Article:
About Me

Steven Frischling
Live: HVN
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Steven Frischling, aka: Fish, is globe hopping professional photographer, airline emerging media consultant working with large global airlines and founder of The Travel Strategist. Fish has racked up more than 1,000,000 miles since he started to track his mileage in 2005.

Fish's travel tends to be less than leisurely, including flying from New York to Basrah, Iraq, for six hours; Hong Kong for eight hours, Kuwait City for two hours and traveling around the world in 3.5 days to shoot a series of photo assignments in 4 cities and 4 countries on 3 separate continents.

Fish grew up at the end of New York's JFK International Airport's Runway 4R/22L, which probably explains his enjoyment of watching planes, fly overhead. When not shooting photos or traveling Fish designs camera bags, hones is expertise on airline security and spends his time at home cheering for the Red Sox with his 3 kids 102 yards from the ocean.

Reader Mail : Where Does The Term “Black Box” Come From?

At the end of January I had written that I wish I received more reader mail with questions I could answer on Flying With Fish rather than those better responded to in one-to-one e-mail … and last night I received an email from Laura O’Connell that fit that comment.

Laura asks “In all the news photos of the of airplane black boxes the black box is always orange. Why is it called a black box?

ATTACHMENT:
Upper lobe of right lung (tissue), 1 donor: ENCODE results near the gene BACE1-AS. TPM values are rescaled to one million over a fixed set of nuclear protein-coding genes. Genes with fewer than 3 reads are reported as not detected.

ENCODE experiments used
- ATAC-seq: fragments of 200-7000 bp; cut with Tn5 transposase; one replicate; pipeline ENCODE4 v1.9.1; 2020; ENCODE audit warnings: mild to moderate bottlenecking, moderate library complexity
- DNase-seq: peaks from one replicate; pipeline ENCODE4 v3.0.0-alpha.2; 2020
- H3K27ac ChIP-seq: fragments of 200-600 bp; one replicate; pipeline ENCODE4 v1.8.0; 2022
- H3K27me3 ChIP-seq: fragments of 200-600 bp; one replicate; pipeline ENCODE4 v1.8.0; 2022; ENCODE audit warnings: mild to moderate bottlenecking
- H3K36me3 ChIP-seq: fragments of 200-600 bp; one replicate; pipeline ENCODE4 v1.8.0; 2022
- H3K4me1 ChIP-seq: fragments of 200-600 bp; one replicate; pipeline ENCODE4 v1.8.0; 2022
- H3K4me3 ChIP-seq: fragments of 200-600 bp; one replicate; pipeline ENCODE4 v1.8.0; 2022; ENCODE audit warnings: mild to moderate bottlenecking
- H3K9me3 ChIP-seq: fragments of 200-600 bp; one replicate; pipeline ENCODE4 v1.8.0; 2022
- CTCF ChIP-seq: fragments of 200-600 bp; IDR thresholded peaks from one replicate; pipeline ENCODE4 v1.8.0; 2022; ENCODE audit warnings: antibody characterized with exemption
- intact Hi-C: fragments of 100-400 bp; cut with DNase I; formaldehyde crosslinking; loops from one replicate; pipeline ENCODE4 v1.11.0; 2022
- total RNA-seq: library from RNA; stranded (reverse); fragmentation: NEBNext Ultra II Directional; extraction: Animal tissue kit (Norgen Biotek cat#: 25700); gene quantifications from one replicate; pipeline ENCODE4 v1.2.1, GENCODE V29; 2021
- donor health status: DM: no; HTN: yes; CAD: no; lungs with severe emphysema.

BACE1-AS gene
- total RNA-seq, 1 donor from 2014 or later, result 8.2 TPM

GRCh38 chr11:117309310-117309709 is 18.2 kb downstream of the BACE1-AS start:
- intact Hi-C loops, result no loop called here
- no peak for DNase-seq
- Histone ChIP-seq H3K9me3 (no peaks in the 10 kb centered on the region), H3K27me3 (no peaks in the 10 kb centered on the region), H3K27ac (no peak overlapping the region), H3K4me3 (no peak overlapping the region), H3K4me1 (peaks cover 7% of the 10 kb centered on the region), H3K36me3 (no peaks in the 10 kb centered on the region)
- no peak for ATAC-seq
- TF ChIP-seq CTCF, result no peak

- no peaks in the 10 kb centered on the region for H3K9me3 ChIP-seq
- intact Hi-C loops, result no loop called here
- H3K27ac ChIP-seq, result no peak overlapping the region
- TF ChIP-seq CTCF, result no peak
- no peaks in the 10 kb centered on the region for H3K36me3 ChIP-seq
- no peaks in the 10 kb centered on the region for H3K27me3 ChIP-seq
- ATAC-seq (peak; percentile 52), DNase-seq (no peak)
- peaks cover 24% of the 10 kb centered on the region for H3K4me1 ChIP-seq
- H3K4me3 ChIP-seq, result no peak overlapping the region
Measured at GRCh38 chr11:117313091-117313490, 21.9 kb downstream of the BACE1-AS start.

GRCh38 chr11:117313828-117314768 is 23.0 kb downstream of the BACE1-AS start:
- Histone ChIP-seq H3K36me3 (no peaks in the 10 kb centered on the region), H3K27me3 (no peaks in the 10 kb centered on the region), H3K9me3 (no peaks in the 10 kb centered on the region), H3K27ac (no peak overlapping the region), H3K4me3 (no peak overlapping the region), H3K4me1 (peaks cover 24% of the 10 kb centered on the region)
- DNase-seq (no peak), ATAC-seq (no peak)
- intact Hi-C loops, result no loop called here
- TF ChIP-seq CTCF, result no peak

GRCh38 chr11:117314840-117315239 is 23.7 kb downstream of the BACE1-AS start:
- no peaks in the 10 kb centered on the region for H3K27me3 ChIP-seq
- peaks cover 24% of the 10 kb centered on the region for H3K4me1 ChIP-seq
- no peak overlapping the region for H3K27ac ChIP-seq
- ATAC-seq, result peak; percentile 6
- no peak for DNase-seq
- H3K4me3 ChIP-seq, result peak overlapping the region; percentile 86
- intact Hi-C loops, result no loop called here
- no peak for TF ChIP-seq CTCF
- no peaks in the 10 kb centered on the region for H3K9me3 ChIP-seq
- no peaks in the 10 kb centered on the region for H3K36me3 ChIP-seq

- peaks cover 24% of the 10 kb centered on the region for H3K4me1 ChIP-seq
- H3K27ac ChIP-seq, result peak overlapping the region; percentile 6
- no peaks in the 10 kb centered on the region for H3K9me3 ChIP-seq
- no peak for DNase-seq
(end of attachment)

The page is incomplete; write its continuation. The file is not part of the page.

Well Laura, I’m glad you asked! The term “black box” likely originates from Paul Beaudouin and François Hussenot’s original Type HB Flight Data Recorder dating back to 1939. The Type HB Flight Data Recorder was a photographic based system that recorded instrument data on a scrolling 8-meter by 88-millimeter single piece of photographic film.

The Type HB Flight Data Recorders were quite literally “Black Boxes” that needed to be free from light leaks to preserve the photographic film.

Modern “black boxes”, or Flight Data Recorders (FDR) and Cockpit Voice Recorders (CVR), are painted bright orange with heat resistant paint so they are easily visible at the site of an aircraft crash. “Black boxes” are most commonly installed in the rear of the aircraft where they are more likely to survive the impact of a crash.

Hopefully that answers the origins of why the bright orange Flight Data Recorders is commonly referred to as the ‘black box.’

Below is a graphic of The Black Box

Happy Flying!

One Response

  1. […] The Black Box … yup they are orange […]

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